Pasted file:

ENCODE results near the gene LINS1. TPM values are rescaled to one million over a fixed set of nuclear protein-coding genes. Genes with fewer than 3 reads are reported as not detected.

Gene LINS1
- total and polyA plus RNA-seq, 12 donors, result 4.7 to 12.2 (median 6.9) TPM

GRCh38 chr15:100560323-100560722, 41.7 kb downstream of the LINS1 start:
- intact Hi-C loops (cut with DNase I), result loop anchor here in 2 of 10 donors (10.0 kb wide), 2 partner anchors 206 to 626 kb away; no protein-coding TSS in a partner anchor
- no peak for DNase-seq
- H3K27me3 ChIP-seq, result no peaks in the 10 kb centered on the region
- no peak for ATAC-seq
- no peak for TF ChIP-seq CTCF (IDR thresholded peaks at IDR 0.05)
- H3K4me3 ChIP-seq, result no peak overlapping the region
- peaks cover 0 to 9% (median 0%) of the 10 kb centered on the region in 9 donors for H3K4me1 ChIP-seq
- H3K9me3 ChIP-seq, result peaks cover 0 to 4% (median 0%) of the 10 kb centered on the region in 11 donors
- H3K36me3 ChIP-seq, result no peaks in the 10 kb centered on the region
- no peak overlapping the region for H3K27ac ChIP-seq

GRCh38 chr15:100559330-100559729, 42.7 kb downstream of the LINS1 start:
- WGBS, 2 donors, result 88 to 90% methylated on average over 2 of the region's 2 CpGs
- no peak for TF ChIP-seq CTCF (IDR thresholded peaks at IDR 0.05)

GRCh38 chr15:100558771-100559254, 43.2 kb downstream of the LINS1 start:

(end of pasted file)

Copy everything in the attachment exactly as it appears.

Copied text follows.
ENCODE results near the gene LINS1. TPM values are rescaled to one million over a fixed set of nuclear protein-coding genes. Genes with fewer than 3 reads are reported as not detected.

Gene LINS1
- total and polyA plus RNA-seq, 12 donors, result 4.7 to 12.2 (median 6.9) TPM

GRCh38 chr15:100560323-100560722, 41.7 kb downstream of the LINS1 start:
- intact Hi-C loops (cut with DNase I), result loop anchor here in 2 of 10 donors (10.0 kb wide), 2 partner anchors 206 to 626 kb away; no protein-coding TSS in a partner anchor
- no peak for DNase-seq
- H3K27me3 ChIP-seq, result no peaks in the 10 kb centered on the region
- no peak for ATAC-seq
- no peak for TF ChIP-seq CTCF (IDR thresholded peaks at IDR 0.05)
- H3K4me3 ChIP-seq, result no peak overlapping the region
- peaks cover 0 to 9% (median 0%) of the 10 kb centered on the region in 9 donors for H3K4me1 ChIP-seq
- H3K9me3 ChIP-seq, result peaks cover 0 to 4% (median 0%) of the 10 kb centered on the region in 11 donors
- H3K36me3 ChIP-seq, result no peaks in the 10 kb centered on the region
- no peak overlapping the region for H3K27ac ChIP-seq

GRCh38 chr15:100559330-100559729, 42.7 kb downstream of the LINS1 start:
- WGBS, 2 donors, result 88 to 90% methylated on average over 2 of the region's 2 CpGs
- no peak for TF ChIP-seq CTCF (IDR thresholded peaks at IDR 0.05)

GRCh38 chr15:100558771-100559254, 43.2 kb downstream of the LINS1 start: